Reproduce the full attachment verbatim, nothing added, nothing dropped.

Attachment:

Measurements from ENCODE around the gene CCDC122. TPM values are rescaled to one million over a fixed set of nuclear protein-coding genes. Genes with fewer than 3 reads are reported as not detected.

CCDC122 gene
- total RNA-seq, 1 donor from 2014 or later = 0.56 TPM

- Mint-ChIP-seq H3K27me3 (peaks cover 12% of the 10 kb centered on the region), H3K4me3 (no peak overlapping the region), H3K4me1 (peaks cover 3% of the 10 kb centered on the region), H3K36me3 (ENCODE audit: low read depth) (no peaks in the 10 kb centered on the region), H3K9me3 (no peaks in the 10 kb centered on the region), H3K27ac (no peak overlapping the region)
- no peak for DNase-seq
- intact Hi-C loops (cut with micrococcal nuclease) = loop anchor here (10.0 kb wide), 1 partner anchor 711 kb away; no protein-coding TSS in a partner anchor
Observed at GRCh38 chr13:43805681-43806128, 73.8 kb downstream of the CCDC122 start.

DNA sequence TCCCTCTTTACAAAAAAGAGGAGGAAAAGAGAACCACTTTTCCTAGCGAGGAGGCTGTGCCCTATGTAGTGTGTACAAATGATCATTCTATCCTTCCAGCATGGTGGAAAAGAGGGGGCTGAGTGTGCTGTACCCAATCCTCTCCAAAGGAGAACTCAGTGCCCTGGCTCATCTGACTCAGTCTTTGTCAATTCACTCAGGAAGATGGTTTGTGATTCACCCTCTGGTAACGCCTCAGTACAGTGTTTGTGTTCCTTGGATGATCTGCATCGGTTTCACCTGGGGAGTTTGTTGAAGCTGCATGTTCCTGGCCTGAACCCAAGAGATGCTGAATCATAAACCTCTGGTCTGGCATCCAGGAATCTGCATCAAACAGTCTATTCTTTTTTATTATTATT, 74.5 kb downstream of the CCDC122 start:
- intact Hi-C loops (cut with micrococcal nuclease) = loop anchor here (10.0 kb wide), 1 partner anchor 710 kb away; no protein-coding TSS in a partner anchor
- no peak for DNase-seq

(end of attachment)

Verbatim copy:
Measurements from ENCODE around the gene CCDC122. TPM values are rescaled to one million over a fixed set of nuclear protein-coding genes. Genes with fewer than 3 reads are reported as not detected.

CCDC122 gene
- total RNA-seq, 1 donor from 2014 or later = 0.56 TPM

- Mint-ChIP-seq H3K27me3 (peaks cover 12% of the 10 kb centered on the region), H3K4me3 (no peak overlapping the region), H3K4me1 (peaks cover 3% of the 10 kb centered on the region), H3K36me3 (ENCODE audit: low read depth) (no peaks in the 10 kb centered on the region), H3K9me3 (no peaks in the 10 kb centered on the region), H3K27ac (no peak overlapping the region)
- no peak for DNase-seq
- intact Hi-C loops (cut with micrococcal nuclease) = loop anchor here (10.0 kb wide), 1 partner anchor 711 kb away; no protein-coding TSS in a partner anchor
Observed at GRCh38 chr13:43805681-43806128, 73.8 kb downstream of the CCDC122 start.

DNA sequence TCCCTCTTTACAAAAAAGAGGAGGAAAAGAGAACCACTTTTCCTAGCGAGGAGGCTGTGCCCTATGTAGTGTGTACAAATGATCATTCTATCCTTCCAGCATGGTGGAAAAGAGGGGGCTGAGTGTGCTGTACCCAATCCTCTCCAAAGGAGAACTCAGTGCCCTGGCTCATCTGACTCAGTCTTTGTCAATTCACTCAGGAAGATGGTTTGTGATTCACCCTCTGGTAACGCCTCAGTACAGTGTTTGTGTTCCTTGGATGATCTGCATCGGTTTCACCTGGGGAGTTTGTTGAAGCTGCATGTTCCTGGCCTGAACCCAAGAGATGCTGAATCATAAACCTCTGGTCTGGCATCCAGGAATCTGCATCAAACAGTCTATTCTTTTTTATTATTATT, 74.5 kb downstream of the CCDC122 start:
- intact Hi-C loops (cut with micrococcal nuclease) = loop anchor here (10.0 kb wide), 1 partner anchor 710 kb away; no protein-coding TSS in a partner anchor
- no peak for DNase-seq